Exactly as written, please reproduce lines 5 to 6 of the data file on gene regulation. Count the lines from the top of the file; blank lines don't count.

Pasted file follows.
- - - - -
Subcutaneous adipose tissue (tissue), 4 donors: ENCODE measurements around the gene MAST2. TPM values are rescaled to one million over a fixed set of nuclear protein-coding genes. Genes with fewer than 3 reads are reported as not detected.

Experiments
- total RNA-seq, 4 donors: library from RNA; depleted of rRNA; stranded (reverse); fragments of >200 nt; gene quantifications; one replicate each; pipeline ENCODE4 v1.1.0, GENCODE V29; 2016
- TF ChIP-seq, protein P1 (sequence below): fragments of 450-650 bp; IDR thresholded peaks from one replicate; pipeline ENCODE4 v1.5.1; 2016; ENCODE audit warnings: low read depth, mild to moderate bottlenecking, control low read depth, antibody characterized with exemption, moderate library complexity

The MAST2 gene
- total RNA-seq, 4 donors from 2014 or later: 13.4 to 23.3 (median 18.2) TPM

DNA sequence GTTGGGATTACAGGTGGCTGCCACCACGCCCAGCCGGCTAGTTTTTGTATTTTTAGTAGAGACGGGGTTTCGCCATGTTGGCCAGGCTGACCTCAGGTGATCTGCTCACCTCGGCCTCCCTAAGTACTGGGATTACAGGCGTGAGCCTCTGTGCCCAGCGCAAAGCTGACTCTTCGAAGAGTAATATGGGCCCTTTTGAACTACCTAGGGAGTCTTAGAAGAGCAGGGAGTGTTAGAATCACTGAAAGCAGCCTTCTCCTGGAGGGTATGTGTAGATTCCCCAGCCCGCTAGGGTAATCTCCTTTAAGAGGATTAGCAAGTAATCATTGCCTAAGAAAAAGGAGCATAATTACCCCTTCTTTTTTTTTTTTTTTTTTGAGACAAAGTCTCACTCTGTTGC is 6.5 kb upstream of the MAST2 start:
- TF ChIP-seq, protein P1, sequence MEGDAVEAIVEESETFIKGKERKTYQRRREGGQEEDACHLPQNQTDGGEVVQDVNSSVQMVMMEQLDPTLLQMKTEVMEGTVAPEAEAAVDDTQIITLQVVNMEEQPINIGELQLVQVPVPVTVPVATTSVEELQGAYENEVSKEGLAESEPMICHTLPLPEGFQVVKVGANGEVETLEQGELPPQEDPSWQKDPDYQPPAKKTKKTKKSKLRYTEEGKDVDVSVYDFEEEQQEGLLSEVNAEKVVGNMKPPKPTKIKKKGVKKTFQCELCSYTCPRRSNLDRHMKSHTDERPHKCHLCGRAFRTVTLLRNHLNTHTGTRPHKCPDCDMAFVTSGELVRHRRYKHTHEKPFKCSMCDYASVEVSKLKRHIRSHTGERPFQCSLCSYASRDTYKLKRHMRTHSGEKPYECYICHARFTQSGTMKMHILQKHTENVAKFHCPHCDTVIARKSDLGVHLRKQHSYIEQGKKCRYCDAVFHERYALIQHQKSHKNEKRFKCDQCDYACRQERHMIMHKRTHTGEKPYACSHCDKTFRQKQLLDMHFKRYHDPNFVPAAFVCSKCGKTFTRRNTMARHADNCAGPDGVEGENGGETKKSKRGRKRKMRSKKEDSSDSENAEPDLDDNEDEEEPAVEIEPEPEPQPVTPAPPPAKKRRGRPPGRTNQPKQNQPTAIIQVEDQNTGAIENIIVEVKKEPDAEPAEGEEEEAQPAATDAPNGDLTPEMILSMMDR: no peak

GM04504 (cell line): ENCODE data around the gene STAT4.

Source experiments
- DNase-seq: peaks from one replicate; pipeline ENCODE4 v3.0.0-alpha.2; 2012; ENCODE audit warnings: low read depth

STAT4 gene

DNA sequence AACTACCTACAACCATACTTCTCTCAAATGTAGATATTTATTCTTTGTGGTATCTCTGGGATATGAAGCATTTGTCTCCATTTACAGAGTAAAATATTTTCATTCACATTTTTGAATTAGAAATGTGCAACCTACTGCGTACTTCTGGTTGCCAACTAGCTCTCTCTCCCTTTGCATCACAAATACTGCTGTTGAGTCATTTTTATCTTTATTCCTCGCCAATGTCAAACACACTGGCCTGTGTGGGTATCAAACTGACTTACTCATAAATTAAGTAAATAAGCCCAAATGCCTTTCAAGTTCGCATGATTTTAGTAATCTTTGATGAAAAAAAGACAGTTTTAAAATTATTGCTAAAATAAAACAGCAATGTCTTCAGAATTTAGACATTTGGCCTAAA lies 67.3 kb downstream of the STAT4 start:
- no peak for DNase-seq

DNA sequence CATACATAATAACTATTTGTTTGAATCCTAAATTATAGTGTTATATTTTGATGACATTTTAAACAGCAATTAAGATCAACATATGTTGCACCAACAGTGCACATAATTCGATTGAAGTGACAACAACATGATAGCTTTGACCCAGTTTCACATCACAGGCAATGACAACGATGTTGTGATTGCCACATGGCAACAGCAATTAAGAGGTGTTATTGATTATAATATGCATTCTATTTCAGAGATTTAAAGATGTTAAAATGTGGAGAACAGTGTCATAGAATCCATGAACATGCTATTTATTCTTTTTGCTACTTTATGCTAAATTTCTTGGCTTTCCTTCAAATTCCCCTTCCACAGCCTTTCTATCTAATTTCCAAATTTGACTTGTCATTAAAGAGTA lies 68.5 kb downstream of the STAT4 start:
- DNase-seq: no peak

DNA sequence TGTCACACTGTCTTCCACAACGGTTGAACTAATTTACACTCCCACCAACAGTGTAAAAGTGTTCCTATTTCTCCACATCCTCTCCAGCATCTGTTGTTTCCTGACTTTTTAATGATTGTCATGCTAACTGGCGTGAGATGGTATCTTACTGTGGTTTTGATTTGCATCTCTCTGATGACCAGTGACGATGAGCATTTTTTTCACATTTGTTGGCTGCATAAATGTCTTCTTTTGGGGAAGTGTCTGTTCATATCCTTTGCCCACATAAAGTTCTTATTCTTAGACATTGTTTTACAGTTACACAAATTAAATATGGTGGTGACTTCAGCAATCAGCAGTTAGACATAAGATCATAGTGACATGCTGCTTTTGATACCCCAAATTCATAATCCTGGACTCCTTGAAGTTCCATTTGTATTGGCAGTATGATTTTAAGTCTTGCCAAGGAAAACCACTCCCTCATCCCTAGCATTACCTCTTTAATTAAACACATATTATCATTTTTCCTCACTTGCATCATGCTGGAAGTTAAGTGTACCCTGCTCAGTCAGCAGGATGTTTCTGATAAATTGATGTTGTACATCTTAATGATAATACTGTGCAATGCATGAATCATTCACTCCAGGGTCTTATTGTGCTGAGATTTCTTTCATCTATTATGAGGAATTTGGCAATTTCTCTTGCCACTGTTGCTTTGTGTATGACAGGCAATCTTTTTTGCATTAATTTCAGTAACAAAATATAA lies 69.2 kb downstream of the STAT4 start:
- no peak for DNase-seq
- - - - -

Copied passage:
The MAST2 gene
- total RNA-seq, 4 donors from 2014 or later: 13.4 to 23.3 (median 18.2) TPM